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The Blue Mountains in NSW are not part of the Great Dividing Range. As written earlier, the GDR seperates the western flowing rivers from the eastern. All rivers in the Blue mountains, and indeed even some of those west of the Blue Mountains flow to the east. — Preceding unsigned comment added by 188.8.131.52 (talk) 08:08, 8 November 2005 (UTC)
You seem to be referring to the watershed line or demarcation; however, the GDR is not just this line, but the surrounding mountain ranges as well. By definition, there will be both east- and west-flowing rivers emanating from these ranges. The Blue Mountains are quite commonly and unproblematically included as a range within the GDR.--cjllw | TALK 08:39, 8 November 2005 (UTC)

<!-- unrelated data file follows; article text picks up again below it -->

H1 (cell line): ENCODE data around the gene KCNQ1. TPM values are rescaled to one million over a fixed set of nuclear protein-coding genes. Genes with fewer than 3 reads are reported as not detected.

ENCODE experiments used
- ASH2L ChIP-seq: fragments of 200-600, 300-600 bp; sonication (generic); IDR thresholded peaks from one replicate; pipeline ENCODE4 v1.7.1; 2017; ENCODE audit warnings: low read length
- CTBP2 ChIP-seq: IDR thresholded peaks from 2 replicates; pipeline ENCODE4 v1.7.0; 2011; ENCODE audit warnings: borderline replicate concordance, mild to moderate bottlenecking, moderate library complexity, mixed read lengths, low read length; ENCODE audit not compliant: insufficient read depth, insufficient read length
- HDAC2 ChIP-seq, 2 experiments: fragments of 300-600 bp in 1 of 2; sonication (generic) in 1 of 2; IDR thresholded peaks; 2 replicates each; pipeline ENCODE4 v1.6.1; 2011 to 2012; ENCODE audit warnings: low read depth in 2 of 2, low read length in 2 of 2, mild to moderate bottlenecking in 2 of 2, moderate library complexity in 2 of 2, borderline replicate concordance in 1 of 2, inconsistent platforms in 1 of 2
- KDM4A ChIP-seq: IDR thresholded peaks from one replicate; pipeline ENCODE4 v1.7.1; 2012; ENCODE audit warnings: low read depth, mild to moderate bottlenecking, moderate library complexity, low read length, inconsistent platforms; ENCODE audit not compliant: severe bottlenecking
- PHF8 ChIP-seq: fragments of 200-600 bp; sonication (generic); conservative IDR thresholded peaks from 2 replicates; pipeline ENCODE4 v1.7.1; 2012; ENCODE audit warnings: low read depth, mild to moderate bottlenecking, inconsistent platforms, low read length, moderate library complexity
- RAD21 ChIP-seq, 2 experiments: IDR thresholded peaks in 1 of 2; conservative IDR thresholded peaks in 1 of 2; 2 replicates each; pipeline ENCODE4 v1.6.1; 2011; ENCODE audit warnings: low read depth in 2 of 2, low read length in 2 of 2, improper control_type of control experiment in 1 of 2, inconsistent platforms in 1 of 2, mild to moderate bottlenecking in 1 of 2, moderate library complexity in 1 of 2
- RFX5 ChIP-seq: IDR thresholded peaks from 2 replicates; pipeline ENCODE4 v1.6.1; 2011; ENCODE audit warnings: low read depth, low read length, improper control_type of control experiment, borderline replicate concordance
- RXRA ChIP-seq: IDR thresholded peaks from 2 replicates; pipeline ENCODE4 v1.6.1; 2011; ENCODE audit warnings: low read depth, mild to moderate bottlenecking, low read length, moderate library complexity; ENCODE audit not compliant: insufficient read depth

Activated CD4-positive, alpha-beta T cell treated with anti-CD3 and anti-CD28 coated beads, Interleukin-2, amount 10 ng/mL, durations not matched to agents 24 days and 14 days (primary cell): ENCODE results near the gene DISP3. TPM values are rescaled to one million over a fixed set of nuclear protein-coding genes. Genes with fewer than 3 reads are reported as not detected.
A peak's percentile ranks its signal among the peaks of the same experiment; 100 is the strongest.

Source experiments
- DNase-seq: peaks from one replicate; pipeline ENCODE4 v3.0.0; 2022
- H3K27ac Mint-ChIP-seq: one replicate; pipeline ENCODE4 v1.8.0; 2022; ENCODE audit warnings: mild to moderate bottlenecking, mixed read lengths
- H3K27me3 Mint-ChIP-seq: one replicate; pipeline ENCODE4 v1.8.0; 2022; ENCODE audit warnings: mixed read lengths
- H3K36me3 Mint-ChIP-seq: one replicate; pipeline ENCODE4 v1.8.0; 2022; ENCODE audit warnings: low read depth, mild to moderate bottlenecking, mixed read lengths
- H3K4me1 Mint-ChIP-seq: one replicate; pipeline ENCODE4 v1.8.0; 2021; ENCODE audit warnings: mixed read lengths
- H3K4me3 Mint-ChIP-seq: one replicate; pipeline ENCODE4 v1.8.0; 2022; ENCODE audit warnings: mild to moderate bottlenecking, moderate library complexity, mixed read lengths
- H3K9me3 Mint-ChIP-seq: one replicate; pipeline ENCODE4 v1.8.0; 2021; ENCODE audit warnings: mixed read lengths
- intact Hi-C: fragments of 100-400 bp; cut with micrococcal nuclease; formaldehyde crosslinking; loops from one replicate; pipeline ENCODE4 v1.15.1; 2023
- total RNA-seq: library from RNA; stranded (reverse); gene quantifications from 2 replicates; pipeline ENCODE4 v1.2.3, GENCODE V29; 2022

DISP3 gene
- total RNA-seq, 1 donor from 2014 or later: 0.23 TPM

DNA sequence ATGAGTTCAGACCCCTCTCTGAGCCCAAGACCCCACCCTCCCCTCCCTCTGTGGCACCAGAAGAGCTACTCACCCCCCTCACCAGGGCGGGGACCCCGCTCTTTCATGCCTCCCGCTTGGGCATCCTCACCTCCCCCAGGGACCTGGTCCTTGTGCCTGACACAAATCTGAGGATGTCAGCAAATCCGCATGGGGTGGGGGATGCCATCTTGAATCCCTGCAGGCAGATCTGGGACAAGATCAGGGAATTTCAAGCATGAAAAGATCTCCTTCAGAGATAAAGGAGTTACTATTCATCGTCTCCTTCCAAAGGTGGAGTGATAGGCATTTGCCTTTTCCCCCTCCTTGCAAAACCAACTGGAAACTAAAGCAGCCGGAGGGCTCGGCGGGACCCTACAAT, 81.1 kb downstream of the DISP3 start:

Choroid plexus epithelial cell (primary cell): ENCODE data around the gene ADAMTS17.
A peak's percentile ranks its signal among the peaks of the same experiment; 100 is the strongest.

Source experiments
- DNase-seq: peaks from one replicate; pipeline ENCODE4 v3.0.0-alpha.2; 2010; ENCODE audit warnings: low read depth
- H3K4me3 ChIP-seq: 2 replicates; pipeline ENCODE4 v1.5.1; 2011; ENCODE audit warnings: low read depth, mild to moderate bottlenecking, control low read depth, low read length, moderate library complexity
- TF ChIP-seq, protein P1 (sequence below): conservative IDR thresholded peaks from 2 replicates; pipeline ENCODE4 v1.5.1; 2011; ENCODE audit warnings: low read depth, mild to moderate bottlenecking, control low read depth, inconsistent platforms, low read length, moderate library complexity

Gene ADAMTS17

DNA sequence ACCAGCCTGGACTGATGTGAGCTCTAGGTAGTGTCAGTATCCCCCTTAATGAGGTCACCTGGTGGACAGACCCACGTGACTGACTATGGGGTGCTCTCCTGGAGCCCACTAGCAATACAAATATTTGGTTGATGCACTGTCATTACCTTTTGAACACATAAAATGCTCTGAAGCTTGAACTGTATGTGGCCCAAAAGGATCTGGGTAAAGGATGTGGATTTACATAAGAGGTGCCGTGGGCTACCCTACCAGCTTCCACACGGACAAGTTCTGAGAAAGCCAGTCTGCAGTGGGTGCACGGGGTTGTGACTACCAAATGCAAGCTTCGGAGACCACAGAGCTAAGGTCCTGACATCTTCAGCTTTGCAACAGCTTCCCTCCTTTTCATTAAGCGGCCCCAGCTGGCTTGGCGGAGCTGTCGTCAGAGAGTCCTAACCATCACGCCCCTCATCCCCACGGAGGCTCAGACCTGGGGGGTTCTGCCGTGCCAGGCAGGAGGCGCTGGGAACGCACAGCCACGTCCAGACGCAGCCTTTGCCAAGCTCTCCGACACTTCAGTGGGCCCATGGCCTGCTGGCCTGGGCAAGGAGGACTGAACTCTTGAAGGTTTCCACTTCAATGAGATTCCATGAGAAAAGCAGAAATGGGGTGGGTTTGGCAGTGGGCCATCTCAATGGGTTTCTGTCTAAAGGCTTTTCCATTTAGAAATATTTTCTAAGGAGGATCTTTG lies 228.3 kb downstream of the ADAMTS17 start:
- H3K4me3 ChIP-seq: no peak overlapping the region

The original poster above is correct: The Blue Mountains are NOT part of the Great Dividing Range. The very name of the GDR contains the word "Dividing" - and the thing which is divides are the western and eastern flowing rivers. The Cox's River, for example, starts West of the Blue Mountains, and yet flows to the East, past the Blue Mountains. CptAnonymous 15:24, 8 September 2007 (UTC)
Would be good if someone knowledgeable could write about the geological history of the Great Dividing Range. Apparently not due to tectonic plate collision, but caused by the gradual passage of the continental landmass over a volcanic 'hot spot'.
It is actually caused by neither though locally some volcanics do create mountains within the range. I will see if I can find something in the next month or so. Yendor of yinn (talk) 11:56, 15 September 2012 (UTC)
—Preceding unsigned comment added by 184.108.40.206 (talk) 10:38, 24 April 2008 (UTC)